Gov. Tony Evers has pledged his administration “will not touch” state funds allocated to the Unemployment Insurance program after he called for $250 million in budget cuts to deal with the COVID-19 revenue crunch.
Still, quizzed Thursday by reporters on whether the cuts would affect the departments of Workforce Development and Health Services and the UW System, the guv said all three agencies will need to “sharpen their pencils”.
Speaking on a Department of Health Service briefing this afternoon, Evers and DHS Secretary Andrea Palm pledged DHS would “take the steps we need to contribute to that target.”
Still, she noted her agency’s response to the pandemic has largely been fueled on the funding front by federal dollars from the CARES Act passed in March by Congress and said additional federal funding would be needed to prop up pandemic response in 2021.
“The dollars we have received need to be spent by the end of the year, which leaves us in need to have additional dollars at the beginning of next year to continue the response we have started here,” she said. “We’re going to need those dollars until there is a vaccine.”
DWD Secretary Caleb Frostman earlier Thursday said the cuts would be “really challenging” when asked in a Greater Madison Chamber of Commerce briefing about the implications for DWD’s modernization plan.
“We’re going to leave no stone unturned at the state or the federal level for modernization, but there will be some difficult decisions throughout state government including at DWD as to what has got to be prioritized here going forward,” he said.
Frostman added the state’s beleaguered Unemployment Insurance program was primarily federally funded, meaning the agency would be “making a large ask for our federal partners.”
Quizzed on those comments, Evers said his administration “cannot afford” to cut state funding levels for the UI program.
“They’re making good progress. We need to make sure they continue to make that good progress so that everybody that is waiting gets the resources they need in order to thrive as a state,” he said.
Still, the guv noted the agency’s scope expands far beyond the UI program and said DWD “will need to sharpen their pencils.”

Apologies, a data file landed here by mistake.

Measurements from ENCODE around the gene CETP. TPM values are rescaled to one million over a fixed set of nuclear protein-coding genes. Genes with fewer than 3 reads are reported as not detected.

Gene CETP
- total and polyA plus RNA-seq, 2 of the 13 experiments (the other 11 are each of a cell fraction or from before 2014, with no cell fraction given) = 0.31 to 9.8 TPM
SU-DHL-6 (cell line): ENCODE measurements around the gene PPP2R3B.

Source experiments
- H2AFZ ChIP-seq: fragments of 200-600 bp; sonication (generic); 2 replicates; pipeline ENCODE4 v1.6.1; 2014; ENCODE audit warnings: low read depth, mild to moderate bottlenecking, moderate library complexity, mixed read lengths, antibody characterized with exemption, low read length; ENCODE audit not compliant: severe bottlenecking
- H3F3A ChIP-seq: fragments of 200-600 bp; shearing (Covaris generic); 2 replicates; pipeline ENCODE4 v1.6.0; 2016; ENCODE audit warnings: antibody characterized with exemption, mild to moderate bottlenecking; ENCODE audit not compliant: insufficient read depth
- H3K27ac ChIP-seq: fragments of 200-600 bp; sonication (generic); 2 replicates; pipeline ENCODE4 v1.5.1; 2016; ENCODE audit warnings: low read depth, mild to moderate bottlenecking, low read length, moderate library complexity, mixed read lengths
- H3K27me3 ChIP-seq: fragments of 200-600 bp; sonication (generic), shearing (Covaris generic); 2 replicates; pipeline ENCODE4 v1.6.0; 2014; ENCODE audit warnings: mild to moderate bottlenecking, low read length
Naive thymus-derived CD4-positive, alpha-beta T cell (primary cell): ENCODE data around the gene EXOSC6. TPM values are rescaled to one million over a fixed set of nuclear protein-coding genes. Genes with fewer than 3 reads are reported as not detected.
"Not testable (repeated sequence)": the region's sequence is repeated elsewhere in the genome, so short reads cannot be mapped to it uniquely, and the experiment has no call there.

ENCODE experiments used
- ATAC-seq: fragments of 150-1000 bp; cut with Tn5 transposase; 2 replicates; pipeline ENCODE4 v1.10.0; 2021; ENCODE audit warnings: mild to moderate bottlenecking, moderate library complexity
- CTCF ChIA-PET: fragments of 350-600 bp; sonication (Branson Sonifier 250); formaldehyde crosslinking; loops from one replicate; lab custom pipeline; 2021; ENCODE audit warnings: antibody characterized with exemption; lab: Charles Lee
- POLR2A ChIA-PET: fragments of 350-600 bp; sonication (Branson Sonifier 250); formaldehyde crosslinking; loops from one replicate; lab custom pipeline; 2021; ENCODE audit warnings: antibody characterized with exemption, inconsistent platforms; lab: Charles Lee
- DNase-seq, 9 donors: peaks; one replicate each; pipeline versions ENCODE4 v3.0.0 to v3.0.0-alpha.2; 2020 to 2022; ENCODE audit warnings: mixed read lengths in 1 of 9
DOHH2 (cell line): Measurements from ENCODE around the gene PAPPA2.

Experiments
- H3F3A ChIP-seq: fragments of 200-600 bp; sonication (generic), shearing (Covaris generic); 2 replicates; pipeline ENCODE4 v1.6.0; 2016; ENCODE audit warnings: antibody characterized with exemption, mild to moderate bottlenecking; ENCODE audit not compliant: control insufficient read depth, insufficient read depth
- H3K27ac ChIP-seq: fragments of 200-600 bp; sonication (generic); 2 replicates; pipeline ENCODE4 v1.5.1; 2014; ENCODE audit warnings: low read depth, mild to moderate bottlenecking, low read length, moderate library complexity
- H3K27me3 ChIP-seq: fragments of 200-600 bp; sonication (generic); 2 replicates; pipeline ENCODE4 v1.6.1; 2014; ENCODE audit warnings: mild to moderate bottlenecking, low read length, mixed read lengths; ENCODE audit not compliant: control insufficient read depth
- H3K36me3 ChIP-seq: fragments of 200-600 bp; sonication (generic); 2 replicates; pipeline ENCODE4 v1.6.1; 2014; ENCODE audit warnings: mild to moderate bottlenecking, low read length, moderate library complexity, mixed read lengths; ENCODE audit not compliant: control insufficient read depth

Meanwhile, Finance Committee Co-Chair Rep. John Nygren is skeptical of Evers’ goal and told WisBusiness.com it’s too early to know what those cuts will look like.
“There’s no details yet, but I’m a little skeptical because when he announced he was going to do a 5 percent cut, they couldn’t even do that,” the Marinette Republican said. “It ended up being less than 2 percent and at least half of that was from UW.”
Nygren did say that he’s been supportive of the calls for budget freezes and being aggressive in managing the state’s resources “so we don’t have to get into a dire situation.”
“The good news is because we’ve been pretty frugal and pretty responsible over the last eight years, we’re in a far better situation to weather the storm than a lot of other states, but it’s still going to be difficult,” he said.
Evers also said the UW System, which in the immediate aftermath of the guv’s announcement released a statement seeking to limit cuts, would not be immune.
“We’re in the middle of conversations with the University of Wisconsin System to have them help us put our budget in the best place possible,” Evers said. “So yes, we will have expectations for them, and we’ve already communicated that to them and we’re going to have ongoing discussions around that.”
The comments come one day after System President Tommy Thompson said additional cuts in state spending for the UW System would be “an obstacle” for safely reopening schools for the fall semester. And shared governance groups argue the state’s universities “should be a funding priority.”
A UW System spokesman was not immediately available for comment.